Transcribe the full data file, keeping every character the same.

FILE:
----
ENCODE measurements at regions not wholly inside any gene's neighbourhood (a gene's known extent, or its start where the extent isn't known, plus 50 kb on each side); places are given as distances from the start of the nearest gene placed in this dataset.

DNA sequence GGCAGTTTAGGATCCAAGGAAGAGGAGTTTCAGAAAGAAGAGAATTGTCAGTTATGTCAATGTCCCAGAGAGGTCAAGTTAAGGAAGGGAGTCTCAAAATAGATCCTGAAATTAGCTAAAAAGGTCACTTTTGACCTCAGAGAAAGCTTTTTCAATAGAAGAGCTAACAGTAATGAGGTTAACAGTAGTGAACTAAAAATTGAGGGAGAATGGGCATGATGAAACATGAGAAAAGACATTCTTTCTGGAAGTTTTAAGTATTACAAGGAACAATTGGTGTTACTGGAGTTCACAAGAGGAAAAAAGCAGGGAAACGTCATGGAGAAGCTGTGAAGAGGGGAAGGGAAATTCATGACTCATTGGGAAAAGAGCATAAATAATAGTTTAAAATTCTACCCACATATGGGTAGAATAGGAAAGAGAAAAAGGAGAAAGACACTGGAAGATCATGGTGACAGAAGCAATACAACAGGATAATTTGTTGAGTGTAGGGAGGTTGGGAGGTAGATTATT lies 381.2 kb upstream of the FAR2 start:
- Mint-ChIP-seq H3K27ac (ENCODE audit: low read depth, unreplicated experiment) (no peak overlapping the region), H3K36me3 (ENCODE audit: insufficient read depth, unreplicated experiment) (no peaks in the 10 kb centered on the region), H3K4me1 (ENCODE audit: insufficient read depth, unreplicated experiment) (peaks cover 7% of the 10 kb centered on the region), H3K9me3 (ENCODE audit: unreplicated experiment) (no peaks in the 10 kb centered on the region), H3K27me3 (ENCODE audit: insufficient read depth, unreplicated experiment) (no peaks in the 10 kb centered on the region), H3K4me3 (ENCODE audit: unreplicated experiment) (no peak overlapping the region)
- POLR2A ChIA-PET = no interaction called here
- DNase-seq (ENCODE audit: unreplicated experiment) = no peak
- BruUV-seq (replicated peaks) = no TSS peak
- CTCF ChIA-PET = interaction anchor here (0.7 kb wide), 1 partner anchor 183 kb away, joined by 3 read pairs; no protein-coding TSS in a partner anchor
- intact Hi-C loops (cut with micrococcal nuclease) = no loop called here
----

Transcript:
ENCODE measurements at regions not wholly inside any gene's neighbourhood (a gene's known extent, or its start where the extent isn't known, plus 50 kb on each side); places are given as distances from the start of the nearest gene placed in this dataset.

DNA sequence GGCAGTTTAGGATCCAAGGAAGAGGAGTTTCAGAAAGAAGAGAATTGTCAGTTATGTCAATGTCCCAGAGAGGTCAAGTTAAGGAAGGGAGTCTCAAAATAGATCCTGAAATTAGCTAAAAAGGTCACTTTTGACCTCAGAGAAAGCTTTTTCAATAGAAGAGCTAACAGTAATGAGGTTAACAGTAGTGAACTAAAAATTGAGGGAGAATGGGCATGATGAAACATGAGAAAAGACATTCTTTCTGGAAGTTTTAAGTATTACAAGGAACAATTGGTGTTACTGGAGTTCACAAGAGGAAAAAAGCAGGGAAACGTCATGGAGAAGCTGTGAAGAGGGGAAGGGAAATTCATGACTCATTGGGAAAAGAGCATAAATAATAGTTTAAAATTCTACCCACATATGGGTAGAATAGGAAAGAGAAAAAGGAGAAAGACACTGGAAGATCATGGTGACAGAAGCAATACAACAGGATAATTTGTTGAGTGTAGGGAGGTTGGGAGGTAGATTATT lies 381.2 kb upstream of the FAR2 start:
- Mint-ChIP-seq H3K27ac (ENCODE audit: low read depth, unreplicated experiment) (no peak overlapping the region), H3K36me3 (ENCODE audit: insufficient read depth, unreplicated experiment) (no peaks in the 10 kb centered on the region), H3K4me1 (ENCODE audit: insufficient read depth, unreplicated experiment) (peaks cover 7% of the 10 kb centered on the region), H3K9me3 (ENCODE audit: unreplicated experiment) (no peaks in the 10 kb centered on the region), H3K27me3 (ENCODE audit: insufficient read depth, unreplicated experiment) (no peaks in the 10 kb centered on the region), H3K4me3 (ENCODE audit: unreplicated experiment) (no peak overlapping the region)
- POLR2A ChIA-PET = no interaction called here
- DNase-seq (ENCODE audit: unreplicated experiment) = no peak
- BruUV-seq (replicated peaks) = no TSS peak
- CTCF ChIA-PET = interaction anchor here (0.7 kb wide), 1 partner anchor 183 kb away, joined by 3 read pairs; no protein-coding TSS in a partner anchor
- intact Hi-C loops (cut with micrococcal nuclease) = no loop called here